WELLINGTON • New Zealand Rugby (NZR) is poised to vote on the sale of a multi-million dollar stake in its legendary All Blacks franchise to a US private equity firm, opening a new front in the battle over big money in sport.
New Zealand rugby's governing body is expected to approve the US$280 million (S$371.4 million) offer from California-based Silver Lake investments at an annual general meeting in Wellington today.
But the proposal faces a potential veto from players, some of whom believe the soul of rugby's most storied national team is being sold. The vote comes just a week after the European Super League (ESL) fiasco, when Europe's top football clubs shelved a US-backed breakaway competition within days, following an outcry from fans and officials.
The All Blacks are a national obsession in New Zealand. Their players are household names and countless youngsters dream of running out to perform the famed haka pre-match challenge to opponents.
Over the decades, the team have won worldwide recognition for the attacking verve that has delivered three World Cups and a win rate of almost 80 per cent.
That success has made the team a valued asset, attracting Silver Lake, which wants a 12.5 per cent stake in NZR's commercial rights, and the right to negotiate merchandise and broadcast deals worldwide.
The deal would value NZR's commercial assets at a whopping US$2.2 billion.
NZR chief executive Mark Robinson said the deal would be "transformational" for rugby in New Zealand and for club sides who are perennially short of cash despite the All Blacks' on-field success.
He said the game's financial woes - driven by rising player wages and the limited broadcasting funds available in New Zealand - had worsened during the coronavirus pandemic. "The game needs to change and we have a strong leadership role to play in providing opportunities for that to happen," he told reporters.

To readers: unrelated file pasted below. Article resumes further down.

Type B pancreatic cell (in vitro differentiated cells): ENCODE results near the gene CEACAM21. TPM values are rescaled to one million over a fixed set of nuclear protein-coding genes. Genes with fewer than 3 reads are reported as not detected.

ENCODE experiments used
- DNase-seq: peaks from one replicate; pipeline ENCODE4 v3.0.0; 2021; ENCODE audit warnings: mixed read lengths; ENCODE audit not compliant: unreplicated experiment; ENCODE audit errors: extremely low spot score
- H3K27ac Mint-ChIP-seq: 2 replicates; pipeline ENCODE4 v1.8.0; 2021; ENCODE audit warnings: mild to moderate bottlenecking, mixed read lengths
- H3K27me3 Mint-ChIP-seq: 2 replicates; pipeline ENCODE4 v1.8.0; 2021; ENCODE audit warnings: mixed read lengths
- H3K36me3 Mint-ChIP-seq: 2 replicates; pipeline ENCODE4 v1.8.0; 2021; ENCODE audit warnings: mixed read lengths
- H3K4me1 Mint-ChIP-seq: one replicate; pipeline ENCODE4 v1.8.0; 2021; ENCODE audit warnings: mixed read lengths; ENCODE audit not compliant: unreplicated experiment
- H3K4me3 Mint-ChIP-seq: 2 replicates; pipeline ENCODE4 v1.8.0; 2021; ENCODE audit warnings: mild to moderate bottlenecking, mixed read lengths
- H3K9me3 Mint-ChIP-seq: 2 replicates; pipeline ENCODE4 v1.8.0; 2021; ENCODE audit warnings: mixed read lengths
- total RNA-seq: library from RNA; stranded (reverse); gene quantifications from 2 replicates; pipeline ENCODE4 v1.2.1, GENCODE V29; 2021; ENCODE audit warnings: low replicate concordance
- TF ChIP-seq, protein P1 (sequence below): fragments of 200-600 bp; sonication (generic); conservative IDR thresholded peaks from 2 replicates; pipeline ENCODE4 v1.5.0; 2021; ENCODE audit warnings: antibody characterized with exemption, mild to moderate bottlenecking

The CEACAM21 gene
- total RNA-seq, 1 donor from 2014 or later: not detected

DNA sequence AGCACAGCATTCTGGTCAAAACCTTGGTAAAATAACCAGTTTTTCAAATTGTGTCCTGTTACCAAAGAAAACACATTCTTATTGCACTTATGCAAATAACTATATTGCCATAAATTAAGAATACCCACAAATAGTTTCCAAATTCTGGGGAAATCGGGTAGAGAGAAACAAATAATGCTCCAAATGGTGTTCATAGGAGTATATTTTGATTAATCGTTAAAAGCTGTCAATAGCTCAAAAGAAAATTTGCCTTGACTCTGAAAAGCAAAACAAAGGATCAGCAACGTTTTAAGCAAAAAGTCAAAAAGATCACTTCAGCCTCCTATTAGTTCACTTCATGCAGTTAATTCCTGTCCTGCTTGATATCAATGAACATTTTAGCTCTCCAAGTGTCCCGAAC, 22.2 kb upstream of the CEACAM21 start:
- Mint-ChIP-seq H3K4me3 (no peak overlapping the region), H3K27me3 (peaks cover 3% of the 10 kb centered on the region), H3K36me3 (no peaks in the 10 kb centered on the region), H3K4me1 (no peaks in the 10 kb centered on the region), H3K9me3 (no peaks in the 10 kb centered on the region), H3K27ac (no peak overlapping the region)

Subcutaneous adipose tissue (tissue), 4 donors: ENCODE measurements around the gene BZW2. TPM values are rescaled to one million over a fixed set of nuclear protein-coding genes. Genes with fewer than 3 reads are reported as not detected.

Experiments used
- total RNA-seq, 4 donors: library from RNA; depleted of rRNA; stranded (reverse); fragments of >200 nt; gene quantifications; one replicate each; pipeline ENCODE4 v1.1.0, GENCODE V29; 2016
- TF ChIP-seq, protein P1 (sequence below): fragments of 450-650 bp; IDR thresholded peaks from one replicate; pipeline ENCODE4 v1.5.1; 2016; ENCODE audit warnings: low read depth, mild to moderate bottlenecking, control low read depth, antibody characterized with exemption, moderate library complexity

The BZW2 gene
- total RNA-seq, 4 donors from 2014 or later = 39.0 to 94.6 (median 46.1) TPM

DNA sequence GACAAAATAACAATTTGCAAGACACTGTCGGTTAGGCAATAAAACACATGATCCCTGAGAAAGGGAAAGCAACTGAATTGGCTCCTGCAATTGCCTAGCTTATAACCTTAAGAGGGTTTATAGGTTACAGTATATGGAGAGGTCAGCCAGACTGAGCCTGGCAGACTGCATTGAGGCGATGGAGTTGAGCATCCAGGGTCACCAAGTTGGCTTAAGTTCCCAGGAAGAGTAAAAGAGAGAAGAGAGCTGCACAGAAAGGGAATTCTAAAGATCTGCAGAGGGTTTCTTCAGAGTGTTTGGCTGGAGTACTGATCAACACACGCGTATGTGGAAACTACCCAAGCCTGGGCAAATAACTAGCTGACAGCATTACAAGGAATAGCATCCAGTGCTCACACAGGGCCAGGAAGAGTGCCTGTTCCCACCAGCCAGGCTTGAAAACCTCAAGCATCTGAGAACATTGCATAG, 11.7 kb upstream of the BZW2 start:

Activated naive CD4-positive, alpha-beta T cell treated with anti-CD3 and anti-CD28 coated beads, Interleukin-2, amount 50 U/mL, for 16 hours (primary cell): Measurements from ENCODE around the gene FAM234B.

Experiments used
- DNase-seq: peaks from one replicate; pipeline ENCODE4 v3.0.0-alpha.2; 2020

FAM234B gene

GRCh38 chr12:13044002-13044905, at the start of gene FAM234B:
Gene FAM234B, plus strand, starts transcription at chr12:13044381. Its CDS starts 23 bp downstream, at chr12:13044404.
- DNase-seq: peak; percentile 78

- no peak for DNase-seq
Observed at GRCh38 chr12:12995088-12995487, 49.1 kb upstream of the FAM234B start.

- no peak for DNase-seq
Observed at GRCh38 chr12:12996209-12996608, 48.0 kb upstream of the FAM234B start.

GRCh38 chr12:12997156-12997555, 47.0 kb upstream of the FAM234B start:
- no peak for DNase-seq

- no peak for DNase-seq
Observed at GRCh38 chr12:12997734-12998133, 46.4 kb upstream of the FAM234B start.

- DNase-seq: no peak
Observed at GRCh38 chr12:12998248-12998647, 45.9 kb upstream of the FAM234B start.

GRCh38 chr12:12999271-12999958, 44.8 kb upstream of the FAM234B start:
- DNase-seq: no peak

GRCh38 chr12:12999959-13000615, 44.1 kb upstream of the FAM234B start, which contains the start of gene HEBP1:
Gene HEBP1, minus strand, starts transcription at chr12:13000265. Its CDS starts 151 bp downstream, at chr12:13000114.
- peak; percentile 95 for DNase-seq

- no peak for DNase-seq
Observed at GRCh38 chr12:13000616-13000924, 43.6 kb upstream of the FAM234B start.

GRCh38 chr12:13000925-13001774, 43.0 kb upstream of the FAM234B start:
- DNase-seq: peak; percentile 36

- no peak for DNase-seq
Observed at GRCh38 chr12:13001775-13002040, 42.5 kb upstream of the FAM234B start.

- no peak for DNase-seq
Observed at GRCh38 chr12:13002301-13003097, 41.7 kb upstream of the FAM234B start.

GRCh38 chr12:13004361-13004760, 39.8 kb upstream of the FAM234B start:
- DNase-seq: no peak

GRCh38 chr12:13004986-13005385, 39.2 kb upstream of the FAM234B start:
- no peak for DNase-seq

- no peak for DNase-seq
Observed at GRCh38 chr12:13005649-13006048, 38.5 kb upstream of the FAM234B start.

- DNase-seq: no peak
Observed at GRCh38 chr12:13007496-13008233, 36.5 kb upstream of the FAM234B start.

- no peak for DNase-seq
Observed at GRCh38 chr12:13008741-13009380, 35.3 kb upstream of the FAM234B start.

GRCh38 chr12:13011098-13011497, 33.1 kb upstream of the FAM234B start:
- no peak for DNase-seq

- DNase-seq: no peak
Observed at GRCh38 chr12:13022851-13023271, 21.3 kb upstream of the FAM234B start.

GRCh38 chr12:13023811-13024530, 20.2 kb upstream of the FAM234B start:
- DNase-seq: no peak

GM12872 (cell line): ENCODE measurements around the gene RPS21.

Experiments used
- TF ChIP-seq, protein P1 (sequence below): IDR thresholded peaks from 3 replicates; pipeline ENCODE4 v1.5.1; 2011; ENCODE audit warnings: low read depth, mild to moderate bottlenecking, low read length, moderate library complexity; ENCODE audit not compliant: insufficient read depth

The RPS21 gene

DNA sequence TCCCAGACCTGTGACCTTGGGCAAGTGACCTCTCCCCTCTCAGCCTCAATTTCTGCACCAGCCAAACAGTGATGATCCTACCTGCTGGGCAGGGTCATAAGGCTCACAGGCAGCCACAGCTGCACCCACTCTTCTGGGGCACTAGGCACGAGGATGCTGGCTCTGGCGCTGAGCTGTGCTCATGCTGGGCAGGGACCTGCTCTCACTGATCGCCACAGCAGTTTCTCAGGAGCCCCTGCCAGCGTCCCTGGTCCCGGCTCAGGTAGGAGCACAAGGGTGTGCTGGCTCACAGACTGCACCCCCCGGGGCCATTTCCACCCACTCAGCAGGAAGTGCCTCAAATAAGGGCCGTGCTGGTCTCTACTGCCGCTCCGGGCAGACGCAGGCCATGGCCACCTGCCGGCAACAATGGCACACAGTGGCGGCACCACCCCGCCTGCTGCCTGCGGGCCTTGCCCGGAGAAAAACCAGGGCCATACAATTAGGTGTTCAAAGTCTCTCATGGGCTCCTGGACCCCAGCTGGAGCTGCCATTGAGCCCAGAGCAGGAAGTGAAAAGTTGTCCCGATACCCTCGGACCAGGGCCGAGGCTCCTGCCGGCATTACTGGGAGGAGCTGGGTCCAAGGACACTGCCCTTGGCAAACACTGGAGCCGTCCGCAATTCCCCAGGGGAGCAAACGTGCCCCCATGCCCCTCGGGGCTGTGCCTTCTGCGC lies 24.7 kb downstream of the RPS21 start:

But critics point to the ESL debacle as evidence that mega-rich foreign owners often chase cash and care little about a sport's tradition and culture.
"Clubs have sold their souls and then had to do a complete backflip," former NZR chief executive David Moffett told Radio NZ.
He said Silver Lake, which boasts assets under management of US$79 billion, was not buying into NZR as a benefactor and would want to squeeze all it could from the All Blacks brand.
He added that may involve the team playing "meaningless" exhibition matches in the United States to generate income without providing a genuine sporting contest.
"And that just devalues the greatest brand in rugby," he said.
All Blacks fans reacted angrily to a shirt sponsorship deal with US insurance giant AIG in 2012, accusing NZR of disrespecting a jersey that, until then, had been largely commercial-free.
But they have been largely silent about the private equity proposal so far, seemingly content to let the players' union spearhead opposition to the move.
Silver Lake, which started out as a technology investment vehicle, has moved into sport recently, taking a 10 per cent stake 18 months ago in City Football Group, owners of English Premier League giants Manchester City - who were among 12 English, Spanish and Italian clubs willing to participate in the ESL.
Documents released before the vote revealed US$28 million of the Silver Lake money would be released to NZR stakeholders and a proportion would also be put into a long-term "legacy fund" to ensure the game remained sustainable.
The New Zealand Rugby Players' Association, which can veto the plan, has raised concerns about appropriation of Maori and Pasifika culture, including the haka.
Mediation between the players and NZR has so far failed, meaning Silver Lake's proposal is far from a done deal.